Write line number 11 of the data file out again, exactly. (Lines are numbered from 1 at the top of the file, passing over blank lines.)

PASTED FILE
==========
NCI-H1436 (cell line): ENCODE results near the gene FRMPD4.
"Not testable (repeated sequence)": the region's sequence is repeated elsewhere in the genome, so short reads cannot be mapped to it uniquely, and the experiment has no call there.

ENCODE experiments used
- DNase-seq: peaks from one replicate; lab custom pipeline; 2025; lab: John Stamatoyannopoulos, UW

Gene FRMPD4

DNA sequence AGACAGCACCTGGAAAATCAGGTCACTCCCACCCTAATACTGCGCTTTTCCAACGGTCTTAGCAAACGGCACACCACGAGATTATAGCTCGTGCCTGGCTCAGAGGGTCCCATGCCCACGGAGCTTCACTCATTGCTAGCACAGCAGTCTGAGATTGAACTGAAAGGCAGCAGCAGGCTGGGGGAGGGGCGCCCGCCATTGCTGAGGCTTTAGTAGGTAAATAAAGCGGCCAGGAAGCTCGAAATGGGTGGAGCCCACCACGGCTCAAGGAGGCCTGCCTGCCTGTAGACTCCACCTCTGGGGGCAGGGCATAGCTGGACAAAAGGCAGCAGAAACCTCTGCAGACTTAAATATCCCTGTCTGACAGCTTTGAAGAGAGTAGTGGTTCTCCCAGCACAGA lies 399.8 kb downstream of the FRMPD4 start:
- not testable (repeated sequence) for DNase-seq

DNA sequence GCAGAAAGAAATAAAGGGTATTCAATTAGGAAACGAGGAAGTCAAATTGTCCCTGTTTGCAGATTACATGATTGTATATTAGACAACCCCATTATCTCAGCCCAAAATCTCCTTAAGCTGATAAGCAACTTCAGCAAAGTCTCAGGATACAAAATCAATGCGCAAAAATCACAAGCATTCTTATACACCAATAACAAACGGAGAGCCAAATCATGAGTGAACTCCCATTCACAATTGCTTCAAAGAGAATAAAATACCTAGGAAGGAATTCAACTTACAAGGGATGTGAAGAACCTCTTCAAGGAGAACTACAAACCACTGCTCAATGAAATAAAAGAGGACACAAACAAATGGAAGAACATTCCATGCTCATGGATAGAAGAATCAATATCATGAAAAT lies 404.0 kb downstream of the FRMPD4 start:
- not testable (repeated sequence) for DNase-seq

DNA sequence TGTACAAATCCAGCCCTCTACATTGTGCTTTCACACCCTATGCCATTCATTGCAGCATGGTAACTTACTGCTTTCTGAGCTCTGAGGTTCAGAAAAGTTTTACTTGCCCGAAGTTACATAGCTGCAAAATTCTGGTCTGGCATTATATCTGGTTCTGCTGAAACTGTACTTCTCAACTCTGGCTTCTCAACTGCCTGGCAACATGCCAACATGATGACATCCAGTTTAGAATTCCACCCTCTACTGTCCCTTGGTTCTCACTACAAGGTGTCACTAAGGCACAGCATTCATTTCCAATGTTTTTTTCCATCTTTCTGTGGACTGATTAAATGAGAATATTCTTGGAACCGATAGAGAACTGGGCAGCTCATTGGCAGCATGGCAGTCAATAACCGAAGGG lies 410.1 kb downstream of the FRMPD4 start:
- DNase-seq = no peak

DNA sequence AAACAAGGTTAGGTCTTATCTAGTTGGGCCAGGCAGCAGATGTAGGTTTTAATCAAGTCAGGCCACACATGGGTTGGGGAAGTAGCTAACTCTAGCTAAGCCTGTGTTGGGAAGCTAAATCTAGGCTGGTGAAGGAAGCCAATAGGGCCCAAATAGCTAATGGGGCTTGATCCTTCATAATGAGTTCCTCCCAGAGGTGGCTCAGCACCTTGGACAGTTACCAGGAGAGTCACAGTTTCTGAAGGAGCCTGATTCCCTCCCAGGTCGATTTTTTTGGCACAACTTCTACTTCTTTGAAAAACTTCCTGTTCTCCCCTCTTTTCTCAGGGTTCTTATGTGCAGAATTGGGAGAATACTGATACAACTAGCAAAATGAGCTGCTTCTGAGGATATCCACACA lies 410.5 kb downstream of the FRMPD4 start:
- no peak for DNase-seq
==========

- DNase-seq = no peak